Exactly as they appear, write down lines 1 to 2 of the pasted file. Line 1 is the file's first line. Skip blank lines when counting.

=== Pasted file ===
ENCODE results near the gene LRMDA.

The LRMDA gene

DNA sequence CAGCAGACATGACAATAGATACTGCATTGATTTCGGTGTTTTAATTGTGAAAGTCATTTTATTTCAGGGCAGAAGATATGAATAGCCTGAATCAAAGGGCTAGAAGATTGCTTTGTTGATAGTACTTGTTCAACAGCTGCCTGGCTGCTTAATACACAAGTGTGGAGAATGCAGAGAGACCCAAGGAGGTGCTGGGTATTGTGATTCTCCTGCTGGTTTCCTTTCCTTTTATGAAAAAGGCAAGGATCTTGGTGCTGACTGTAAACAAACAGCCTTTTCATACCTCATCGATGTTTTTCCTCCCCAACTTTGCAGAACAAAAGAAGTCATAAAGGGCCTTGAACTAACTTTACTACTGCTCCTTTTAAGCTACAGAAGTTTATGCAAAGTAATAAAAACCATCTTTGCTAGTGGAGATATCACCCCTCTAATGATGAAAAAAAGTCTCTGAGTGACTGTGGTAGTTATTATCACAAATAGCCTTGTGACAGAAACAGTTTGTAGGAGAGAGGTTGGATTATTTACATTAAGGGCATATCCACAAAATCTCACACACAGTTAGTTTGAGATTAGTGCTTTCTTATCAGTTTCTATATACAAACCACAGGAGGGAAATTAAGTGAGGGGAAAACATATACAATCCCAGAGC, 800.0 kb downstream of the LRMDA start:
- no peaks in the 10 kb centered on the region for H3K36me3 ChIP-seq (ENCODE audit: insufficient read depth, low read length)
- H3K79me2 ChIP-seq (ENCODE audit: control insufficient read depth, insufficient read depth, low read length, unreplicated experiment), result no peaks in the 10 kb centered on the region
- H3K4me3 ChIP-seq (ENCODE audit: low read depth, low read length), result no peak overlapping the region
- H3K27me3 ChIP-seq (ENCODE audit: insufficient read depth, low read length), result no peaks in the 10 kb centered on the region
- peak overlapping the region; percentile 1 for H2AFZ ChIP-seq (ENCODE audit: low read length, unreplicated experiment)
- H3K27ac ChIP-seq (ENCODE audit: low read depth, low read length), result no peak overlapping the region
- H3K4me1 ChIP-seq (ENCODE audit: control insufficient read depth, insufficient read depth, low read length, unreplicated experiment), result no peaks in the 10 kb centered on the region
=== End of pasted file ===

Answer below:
ENCODE results near the gene LRMDA.

The LRMDA gene